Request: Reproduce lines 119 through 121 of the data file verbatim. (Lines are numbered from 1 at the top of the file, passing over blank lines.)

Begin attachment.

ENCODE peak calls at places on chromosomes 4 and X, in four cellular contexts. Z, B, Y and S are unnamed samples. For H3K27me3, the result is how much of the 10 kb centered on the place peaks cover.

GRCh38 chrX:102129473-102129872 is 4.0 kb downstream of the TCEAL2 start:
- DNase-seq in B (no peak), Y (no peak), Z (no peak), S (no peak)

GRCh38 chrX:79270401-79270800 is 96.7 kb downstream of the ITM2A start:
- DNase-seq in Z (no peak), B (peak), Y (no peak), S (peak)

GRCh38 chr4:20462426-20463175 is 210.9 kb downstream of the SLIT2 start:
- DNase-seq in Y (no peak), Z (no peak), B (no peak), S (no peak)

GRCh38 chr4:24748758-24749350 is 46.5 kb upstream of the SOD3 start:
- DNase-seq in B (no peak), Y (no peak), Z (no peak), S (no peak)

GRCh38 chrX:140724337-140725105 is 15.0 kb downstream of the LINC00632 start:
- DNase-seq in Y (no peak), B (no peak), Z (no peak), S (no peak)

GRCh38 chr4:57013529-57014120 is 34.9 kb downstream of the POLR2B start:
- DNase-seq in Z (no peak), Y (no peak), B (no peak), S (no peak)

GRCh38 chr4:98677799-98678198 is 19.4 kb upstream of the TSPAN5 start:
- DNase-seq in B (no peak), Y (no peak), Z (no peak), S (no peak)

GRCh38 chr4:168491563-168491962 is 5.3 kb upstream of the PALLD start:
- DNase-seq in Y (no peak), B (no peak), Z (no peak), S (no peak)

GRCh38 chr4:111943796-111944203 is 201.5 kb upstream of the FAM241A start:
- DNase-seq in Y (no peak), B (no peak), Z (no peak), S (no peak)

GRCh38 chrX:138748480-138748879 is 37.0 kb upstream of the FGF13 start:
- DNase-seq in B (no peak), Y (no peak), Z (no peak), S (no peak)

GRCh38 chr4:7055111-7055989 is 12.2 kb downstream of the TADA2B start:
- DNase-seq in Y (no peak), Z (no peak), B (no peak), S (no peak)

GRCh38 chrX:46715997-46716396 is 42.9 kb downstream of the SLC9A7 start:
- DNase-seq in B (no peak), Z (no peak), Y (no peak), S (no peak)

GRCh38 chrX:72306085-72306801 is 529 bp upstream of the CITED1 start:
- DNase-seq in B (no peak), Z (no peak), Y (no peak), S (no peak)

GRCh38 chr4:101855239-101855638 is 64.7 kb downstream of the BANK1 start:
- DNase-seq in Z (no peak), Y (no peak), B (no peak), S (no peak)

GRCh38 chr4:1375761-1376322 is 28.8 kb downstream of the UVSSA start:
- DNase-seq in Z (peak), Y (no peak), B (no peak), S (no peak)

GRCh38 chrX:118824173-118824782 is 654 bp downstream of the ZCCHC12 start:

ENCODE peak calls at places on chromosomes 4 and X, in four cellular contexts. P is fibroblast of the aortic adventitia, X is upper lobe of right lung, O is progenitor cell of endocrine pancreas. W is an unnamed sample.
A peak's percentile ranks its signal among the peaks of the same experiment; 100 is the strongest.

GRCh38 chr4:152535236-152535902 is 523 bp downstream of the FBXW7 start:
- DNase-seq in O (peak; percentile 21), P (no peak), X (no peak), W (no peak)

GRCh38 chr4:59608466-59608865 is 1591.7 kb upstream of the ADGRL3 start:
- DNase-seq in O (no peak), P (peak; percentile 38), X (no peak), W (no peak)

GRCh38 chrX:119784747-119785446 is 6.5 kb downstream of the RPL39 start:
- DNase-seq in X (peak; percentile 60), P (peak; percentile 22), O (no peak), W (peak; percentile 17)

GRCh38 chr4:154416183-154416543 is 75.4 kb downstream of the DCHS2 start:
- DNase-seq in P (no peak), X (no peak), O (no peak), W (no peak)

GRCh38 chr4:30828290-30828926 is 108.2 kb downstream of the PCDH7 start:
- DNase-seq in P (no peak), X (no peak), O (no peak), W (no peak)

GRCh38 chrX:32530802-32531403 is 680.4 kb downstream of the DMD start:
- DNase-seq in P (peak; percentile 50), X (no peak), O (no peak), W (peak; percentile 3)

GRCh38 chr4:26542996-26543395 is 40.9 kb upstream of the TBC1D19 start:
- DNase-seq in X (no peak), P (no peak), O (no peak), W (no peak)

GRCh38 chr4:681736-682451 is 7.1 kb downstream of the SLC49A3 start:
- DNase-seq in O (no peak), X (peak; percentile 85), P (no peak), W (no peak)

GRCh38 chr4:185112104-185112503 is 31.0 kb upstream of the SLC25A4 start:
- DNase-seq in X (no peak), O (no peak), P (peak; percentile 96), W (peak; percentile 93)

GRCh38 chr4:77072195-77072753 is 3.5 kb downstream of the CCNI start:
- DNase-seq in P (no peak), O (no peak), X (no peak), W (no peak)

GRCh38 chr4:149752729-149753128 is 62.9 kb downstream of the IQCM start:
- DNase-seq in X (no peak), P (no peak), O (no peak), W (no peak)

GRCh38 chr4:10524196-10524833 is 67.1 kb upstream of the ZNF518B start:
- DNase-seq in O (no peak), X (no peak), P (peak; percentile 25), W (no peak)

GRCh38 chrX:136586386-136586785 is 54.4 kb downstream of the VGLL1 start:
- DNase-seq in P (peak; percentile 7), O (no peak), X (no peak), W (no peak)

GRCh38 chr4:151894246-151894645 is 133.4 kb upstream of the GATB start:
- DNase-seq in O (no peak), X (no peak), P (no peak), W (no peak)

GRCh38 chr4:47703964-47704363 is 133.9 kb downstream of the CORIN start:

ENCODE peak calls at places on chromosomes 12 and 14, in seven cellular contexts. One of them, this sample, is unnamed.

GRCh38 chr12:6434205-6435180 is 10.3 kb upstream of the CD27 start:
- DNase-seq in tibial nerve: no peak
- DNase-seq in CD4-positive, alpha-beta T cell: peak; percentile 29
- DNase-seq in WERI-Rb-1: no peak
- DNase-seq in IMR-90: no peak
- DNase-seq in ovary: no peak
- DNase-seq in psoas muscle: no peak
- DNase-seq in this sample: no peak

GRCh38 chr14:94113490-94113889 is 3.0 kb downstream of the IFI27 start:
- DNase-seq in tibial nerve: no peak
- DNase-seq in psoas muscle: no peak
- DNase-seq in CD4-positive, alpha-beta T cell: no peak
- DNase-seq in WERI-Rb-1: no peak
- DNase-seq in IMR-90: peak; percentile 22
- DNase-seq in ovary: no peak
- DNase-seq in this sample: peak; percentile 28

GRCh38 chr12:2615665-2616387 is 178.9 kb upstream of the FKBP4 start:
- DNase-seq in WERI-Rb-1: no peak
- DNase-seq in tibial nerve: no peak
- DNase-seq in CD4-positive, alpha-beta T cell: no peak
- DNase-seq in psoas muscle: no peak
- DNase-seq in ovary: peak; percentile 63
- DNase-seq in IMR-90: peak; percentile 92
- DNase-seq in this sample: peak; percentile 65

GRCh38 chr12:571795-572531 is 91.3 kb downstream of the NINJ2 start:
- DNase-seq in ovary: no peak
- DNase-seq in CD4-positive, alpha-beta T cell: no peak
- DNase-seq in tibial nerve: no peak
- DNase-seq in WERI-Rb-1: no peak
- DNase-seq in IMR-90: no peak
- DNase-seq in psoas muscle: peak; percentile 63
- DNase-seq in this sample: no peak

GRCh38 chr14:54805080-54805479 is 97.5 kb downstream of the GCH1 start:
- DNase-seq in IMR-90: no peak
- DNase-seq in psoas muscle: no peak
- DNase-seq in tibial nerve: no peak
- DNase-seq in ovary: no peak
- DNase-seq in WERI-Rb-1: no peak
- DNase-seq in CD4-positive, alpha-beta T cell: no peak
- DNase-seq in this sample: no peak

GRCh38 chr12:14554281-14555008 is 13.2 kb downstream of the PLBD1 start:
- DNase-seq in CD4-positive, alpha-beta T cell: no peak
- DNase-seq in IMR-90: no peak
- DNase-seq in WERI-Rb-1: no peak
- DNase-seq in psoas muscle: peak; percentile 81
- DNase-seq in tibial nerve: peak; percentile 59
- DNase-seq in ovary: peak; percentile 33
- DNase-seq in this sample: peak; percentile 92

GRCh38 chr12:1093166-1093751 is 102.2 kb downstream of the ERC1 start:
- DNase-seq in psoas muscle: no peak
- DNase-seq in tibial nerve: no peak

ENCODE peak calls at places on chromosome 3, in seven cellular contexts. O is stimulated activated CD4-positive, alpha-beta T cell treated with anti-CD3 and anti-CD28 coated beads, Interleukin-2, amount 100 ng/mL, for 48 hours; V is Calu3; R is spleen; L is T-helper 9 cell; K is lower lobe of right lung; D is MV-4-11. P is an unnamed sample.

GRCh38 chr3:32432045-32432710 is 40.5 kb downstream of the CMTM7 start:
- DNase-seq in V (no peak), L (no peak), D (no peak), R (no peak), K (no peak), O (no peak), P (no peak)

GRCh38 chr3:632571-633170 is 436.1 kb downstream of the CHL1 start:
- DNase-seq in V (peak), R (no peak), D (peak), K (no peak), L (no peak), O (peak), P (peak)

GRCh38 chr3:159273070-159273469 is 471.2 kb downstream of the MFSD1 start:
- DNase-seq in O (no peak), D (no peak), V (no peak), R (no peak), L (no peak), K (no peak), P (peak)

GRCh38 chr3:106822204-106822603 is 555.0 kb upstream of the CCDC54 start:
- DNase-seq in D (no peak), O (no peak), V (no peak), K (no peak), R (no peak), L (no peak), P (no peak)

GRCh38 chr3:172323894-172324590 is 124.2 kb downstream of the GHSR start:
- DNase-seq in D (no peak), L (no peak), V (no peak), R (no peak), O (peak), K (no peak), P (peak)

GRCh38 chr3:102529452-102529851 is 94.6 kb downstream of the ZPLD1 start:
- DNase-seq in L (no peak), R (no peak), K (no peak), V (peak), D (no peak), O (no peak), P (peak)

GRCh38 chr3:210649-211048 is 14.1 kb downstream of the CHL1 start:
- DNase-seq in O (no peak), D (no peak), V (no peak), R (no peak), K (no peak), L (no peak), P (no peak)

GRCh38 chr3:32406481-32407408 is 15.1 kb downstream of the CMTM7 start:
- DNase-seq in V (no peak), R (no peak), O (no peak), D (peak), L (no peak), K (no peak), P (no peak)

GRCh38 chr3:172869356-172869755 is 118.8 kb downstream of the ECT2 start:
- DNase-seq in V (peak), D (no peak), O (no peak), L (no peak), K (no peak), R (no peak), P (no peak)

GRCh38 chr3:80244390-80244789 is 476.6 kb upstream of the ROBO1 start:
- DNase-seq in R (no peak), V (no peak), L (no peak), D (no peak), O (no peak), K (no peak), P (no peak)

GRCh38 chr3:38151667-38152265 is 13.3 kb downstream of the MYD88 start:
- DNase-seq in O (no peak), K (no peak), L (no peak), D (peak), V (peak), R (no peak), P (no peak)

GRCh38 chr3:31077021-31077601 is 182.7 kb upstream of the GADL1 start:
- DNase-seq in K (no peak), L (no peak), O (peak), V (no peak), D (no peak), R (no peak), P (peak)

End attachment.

GRCh38 chr3:632571-633170 is 436.1 kb downstream of the CHL1 start:
- DNase-seq in V (peak), R (no peak), D (peak), K (no peak), L (no peak), O (peak), P (peak)

GRCh38 chr3:159273070-159273469 is 471.2 kb downstream of the MFSD1 start: